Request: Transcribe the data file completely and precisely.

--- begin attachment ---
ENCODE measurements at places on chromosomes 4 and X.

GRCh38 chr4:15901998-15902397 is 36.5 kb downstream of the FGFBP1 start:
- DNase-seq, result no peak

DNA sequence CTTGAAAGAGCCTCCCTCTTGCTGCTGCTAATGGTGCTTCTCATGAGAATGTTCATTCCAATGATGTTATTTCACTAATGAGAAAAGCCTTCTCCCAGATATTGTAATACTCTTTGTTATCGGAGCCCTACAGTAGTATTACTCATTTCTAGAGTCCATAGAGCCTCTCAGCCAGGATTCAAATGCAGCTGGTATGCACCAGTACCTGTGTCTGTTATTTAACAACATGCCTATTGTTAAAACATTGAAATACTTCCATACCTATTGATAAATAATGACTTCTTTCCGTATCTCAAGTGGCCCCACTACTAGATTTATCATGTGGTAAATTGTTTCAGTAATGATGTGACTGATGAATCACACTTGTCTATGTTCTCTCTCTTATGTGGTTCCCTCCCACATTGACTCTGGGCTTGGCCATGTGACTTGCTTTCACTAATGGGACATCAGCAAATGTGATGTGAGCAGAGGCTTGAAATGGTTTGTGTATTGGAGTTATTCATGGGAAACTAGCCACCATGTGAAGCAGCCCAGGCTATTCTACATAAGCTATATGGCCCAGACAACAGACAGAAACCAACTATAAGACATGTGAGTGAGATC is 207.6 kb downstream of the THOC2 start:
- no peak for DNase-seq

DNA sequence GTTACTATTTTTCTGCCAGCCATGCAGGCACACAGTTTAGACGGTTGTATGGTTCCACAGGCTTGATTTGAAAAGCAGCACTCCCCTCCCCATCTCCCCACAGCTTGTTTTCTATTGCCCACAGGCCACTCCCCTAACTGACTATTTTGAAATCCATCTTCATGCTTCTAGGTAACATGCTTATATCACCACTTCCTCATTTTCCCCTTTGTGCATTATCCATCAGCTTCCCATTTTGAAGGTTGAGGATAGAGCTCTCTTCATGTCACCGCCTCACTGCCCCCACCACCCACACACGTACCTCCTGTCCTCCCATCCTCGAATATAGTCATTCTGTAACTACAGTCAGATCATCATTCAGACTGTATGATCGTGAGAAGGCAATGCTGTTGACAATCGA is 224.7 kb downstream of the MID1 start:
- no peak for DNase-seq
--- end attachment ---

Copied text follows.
ENCODE measurements at places on chromosomes 4 and X.

GRCh38 chr4:15901998-15902397 is 36.5 kb downstream of the FGFBP1 start:
- DNase-seq, result no peak

DNA sequence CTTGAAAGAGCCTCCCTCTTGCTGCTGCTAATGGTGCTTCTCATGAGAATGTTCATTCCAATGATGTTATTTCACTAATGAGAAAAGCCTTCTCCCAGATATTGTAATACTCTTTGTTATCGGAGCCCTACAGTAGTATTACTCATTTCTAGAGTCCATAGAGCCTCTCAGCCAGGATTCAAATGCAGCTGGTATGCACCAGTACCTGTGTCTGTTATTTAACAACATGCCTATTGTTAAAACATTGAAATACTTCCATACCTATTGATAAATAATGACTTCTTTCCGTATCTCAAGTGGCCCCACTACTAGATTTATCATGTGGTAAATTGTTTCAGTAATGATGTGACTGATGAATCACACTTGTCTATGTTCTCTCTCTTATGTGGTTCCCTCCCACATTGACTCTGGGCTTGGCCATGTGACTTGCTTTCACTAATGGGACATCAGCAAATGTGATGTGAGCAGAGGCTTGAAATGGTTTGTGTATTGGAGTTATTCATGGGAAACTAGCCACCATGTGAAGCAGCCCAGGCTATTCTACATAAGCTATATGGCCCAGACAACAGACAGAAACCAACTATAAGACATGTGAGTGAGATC is 207.6 kb downstream of the THOC2 start:
- no peak for DNase-seq

DNA sequence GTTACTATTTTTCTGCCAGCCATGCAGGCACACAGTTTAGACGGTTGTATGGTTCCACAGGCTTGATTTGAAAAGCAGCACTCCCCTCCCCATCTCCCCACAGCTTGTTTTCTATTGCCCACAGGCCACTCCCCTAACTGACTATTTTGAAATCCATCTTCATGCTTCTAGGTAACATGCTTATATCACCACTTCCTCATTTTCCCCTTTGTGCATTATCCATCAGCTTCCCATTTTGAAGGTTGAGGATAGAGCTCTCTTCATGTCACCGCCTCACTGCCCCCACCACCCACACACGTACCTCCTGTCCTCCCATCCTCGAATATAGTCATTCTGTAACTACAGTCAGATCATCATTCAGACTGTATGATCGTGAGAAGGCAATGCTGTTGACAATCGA is 224.7 kb downstream of the MID1 start:
- no peak for DNase-seq